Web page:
Parenting sometimes feels like one long problem-solving slog, doesn’t it? Sometimes, despite all your best efforts, kids will defeat you, time and time again. Whether it’s eating vegetables, refusing to go to bed, or arguing with siblings, refusal to do things your way comes with the territory of being a child. There are times when you wonder if your child will ever grow out of the things you want him to, or if he is destined to never flush a toilet for the whole of his life. I don’t have all of the answers, but after nearly twelve years of parenting, I can tell you what he will grow out of, eventually.
Putting everything in their mouths – if your baby is a thumb-sucker, or loves a dummy, there is no point fighting it. I know, I know about the teeth thing, and I painstakingly sneaked into bedrooms late at night to remove a thumb from behind new baby teeth, only to watch it go straight back in. They progress to lego, and other random objects they find on the floor, and you have to be constantly on your guard for choking incidents. Then they go to school and put pencils in their mouths (see nits and worms), rubbers, and those plastic number blocks they learn early maths with.
Smooth things seem doubly attractive for sucking, and many a marble has disappeared, to emerge a few days later. Trust me, they do, eventually. The only time you need to worry is if they’ve swallowed a battery, or a pin. Those things need taking out, quick. Marbles are fine.*
Food fads – first they like avocado, then it disgusts them; garlic is a no-no, then they need garlic butter on everything. Never panic that your child won’t eat veg, or fish, or bananas, because it will change several times before they leave home. I remember eating nothing but cottage cheese for a while in my teens; my daughter currently can’t even touch a tomato; and my son grumbles if there isn’t squid on his plate. Just go with it.
Nits and worms – if you’ve ever spent ninety minutes wet-combing your child’s hair you’ll dread the next time the nit note comes home from school. Headlice seem to go round like chain letters, recurring every few weeks until the summer holidays, when there is brief respite before September comes and it starts all over again. Don’t bother ‘damp-dusting’ the entire house when they come home with threadworm either. They didn’t get it at home. Just keep a packet of Ovex permanently in your first aid box for the inevitable late night announcement. Just as you think they’ll never stop taking their hair out of braids during registration, or sticking other people’s pencils in their mouths, it all stops. I promise.
Wetting the bed – I know it feels like it will last forever, but do you know any adults who still wet the bed? Exactly.
Wearing cute clothes – make the most of it while you can. Take photographs and put them on the walls. You’ll need them when all you can see in the wardrobe is skinny black jeans.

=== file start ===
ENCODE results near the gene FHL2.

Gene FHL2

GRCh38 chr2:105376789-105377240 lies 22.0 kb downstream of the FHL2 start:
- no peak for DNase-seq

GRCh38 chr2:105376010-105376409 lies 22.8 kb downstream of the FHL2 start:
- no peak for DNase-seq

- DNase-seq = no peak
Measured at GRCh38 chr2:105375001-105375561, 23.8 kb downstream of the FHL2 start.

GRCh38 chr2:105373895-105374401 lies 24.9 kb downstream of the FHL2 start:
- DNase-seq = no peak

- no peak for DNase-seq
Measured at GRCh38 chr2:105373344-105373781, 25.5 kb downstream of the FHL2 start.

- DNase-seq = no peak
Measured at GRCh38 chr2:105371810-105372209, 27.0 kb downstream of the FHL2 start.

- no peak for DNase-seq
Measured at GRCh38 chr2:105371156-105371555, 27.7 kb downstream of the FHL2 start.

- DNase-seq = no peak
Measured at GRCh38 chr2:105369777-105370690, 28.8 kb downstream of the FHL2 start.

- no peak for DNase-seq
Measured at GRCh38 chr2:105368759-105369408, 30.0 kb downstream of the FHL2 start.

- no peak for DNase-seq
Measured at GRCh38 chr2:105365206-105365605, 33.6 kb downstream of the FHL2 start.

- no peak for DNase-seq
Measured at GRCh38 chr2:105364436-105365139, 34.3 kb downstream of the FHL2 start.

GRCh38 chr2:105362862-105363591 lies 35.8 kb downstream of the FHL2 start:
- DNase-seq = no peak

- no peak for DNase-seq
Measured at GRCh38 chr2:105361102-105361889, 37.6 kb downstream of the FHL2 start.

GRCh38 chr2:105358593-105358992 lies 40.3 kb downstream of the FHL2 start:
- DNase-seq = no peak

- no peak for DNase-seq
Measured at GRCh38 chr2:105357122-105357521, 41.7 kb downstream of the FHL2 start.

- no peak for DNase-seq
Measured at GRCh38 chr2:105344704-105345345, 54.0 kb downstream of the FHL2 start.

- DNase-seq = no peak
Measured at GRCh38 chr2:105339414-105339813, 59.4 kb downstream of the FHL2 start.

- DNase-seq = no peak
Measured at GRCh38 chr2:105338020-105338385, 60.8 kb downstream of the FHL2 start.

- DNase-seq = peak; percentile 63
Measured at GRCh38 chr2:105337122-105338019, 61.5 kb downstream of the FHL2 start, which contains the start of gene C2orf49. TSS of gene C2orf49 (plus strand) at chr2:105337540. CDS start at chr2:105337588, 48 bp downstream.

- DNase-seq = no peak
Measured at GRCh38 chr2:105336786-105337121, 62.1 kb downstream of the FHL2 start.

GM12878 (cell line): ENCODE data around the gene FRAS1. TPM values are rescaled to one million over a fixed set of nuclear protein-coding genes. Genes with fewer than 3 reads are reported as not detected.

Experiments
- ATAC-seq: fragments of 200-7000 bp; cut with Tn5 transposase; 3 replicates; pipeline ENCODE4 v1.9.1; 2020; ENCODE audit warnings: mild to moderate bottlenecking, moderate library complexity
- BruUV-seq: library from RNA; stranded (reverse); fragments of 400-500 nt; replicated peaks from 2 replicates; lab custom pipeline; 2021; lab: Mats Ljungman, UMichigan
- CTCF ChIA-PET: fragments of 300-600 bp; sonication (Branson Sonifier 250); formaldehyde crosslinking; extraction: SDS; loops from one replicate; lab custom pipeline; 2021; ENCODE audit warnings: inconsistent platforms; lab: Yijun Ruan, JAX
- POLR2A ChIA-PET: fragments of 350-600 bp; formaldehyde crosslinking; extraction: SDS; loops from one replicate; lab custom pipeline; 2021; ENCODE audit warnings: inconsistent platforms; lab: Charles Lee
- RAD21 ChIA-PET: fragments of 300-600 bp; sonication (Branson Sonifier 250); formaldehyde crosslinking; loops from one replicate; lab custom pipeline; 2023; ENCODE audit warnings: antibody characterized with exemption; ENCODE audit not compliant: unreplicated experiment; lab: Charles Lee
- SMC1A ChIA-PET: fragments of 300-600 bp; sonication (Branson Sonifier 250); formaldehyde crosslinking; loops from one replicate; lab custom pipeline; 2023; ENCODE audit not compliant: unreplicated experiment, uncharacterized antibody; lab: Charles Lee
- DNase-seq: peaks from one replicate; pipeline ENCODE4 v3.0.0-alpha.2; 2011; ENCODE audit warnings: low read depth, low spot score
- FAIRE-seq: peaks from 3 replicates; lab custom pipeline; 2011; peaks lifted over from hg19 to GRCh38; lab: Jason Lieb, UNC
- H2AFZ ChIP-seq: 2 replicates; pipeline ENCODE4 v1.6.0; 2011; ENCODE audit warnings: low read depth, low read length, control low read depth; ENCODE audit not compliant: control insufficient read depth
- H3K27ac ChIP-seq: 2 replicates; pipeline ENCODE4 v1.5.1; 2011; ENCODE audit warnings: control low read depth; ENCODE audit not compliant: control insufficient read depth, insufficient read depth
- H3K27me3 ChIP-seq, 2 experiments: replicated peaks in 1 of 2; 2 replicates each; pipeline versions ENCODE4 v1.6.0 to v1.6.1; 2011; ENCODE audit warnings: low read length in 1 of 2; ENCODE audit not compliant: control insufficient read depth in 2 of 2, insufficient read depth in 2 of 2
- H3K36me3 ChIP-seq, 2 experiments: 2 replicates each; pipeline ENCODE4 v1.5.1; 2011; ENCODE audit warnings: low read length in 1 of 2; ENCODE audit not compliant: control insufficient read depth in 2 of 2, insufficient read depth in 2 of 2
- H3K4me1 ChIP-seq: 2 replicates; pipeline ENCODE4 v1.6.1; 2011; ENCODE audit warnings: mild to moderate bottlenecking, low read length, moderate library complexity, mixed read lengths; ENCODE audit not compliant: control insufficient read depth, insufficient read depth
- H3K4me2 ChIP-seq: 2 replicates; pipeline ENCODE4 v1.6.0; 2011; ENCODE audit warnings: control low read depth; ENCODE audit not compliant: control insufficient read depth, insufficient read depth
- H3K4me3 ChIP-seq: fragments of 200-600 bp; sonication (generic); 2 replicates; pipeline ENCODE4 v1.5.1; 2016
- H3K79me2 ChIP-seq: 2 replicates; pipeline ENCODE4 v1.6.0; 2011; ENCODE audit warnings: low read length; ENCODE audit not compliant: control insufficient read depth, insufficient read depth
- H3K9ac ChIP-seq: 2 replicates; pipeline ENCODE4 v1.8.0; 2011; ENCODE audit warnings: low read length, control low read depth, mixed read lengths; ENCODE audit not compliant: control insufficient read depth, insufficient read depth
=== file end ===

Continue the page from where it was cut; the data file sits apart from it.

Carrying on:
Snot – where does it all come from? And more worrying, where does it all go? Kids are gross, even in their cute clothes, but one day it just stops. As if by magic, the snot just stops hanging out on their upper lips and leaves. True fact.
Sibling rivalry – well, not quite, but it will begin to take a slightly less aggressive form. With any luck by the time they’re thirty, they’ll both be able to come home for Christmas without you having to stop one of them poking the other.
Needing constant attention – this one’s a bit like the cute clothes thing, only not as cute. They’re under your feet all the time, demanding that you play Charming to their Cinderella, or sing the Troublesome Trucks song one more time; then – suddenly – they’re not. They’re in their rooms, ignoring your pleas to come and watch TV with you.
Walking in on you when you’re on the loo – in fact, there will come a day when the sheer force of their outrage as they walk past your bedroom will ensure that you never again take your bra off without checking that the door is shut. Seriously, you are so embarrassing!
Asking incessant questions – eventually, after wanting to know ‘why?’ for 8 years, they will cease to want your opinion on anything, because all the answers will be available on whatsapp.
Untidiness – once an untidy person, always an untidy person. I know this because 18 years of trying to train my husband hasn’t made the slightest impact on his organisational skills. If you can’t see the floor in your daughter’s room, stay out of it. It’s easier on everyone.
Picking their noses – yes, I’m looking at you. I know you do it, and you’re old enough to know better.
Tantrums – whilst they will eventually become less public, as what they do in front of others matters more to them, you will always be trusted enough to be expected to handle it when they throw a strop. Get used to it. Kids only stop throwing tantrums when their parents become old enough to start doing it themselves.
Asking for money – as long as you’ve got it, they’re going to want it.
Wanting to stay up late – I’m still making this mistake, 49 years on. You can tell them why they need to go to bed earlier, but you can’t make them sleep. I recommend going to bed early yourself – you never know what your kids are going to get up to in the night…
What else do your children do that you’re worried they’ll never grow out of?
*Not intended as medical advice. Seek the help of a doctor if in doubt.